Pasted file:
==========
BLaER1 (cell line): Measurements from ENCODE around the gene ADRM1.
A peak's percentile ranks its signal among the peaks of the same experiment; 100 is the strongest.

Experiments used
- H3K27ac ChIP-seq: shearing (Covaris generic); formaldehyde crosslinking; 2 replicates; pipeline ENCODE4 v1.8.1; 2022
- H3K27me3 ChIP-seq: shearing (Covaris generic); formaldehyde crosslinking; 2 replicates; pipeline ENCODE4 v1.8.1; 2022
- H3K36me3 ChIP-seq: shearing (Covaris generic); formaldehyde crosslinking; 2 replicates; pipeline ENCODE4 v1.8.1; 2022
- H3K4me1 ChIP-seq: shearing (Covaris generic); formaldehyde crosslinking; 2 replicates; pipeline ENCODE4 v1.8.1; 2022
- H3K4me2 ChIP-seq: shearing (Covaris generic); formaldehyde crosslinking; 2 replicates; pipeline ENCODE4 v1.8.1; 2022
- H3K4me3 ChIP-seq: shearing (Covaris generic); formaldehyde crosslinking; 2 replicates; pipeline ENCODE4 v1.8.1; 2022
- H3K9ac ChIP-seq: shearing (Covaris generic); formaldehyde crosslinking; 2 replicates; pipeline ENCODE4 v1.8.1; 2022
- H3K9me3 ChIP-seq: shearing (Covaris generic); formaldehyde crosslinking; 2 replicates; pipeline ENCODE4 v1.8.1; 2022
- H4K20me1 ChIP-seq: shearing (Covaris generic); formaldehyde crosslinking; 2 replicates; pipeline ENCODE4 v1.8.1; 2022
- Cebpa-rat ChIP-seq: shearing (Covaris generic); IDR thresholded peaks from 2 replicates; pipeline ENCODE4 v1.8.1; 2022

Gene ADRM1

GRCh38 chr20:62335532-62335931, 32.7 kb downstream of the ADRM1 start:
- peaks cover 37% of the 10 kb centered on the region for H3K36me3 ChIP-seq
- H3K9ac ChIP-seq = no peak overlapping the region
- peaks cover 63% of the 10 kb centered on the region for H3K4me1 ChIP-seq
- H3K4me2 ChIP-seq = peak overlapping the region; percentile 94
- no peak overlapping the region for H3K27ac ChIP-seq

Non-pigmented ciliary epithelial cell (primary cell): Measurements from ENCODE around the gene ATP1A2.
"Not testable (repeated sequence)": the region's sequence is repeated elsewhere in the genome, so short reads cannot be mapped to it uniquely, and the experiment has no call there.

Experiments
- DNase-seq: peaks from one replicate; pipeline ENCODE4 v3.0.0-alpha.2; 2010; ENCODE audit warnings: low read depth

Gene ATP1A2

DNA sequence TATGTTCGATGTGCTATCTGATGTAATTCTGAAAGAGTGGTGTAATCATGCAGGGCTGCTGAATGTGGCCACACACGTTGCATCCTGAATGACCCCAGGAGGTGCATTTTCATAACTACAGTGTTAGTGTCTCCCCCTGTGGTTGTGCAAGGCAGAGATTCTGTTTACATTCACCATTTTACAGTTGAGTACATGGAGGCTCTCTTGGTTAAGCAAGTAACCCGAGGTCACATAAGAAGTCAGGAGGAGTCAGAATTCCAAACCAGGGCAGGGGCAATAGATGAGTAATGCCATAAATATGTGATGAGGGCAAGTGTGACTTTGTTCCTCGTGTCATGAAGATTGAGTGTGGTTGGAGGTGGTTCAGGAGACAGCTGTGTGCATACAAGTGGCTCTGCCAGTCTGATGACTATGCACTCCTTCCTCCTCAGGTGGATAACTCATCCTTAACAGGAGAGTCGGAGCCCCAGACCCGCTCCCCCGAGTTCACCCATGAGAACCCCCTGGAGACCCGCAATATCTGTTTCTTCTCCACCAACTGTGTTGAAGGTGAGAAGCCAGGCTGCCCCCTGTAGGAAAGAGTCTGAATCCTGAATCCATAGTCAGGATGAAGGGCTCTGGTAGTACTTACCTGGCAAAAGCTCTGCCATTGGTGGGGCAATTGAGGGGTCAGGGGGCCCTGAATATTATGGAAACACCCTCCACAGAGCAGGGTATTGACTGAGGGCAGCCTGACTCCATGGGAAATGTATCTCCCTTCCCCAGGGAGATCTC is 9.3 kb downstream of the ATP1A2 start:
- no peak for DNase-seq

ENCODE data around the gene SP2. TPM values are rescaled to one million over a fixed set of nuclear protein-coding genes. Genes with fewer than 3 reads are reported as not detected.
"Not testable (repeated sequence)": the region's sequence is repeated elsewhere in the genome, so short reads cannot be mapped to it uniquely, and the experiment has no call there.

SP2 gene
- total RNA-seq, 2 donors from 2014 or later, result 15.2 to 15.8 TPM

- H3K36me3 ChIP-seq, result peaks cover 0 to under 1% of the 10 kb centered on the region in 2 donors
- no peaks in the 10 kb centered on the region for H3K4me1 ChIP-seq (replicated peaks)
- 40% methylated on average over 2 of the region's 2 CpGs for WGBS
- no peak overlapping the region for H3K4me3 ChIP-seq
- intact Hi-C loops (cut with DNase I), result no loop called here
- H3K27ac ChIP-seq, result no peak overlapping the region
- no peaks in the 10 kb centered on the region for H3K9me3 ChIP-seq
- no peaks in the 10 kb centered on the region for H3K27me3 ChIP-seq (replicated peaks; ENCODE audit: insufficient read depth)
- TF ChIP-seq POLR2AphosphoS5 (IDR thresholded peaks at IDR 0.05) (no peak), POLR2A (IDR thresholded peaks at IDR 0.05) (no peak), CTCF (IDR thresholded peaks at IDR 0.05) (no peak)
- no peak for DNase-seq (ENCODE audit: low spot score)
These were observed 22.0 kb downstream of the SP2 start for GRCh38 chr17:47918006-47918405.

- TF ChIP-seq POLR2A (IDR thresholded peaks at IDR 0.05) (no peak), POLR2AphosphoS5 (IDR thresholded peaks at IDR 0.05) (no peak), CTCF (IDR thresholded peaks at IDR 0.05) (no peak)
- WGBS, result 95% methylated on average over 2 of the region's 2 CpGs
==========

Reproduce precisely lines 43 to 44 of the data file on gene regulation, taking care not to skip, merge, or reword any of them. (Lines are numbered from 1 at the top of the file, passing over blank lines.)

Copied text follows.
- TF ChIP-seq POLR2A (IDR thresholded peaks at IDR 0.05) (no peak), POLR2AphosphoS5 (IDR thresholded peaks at IDR 0.05) (no peak), CTCF (IDR thresholded peaks at IDR 0.05) (no peak)
- WGBS, result 95% methylated on average over 2 of the region's 2 CpGs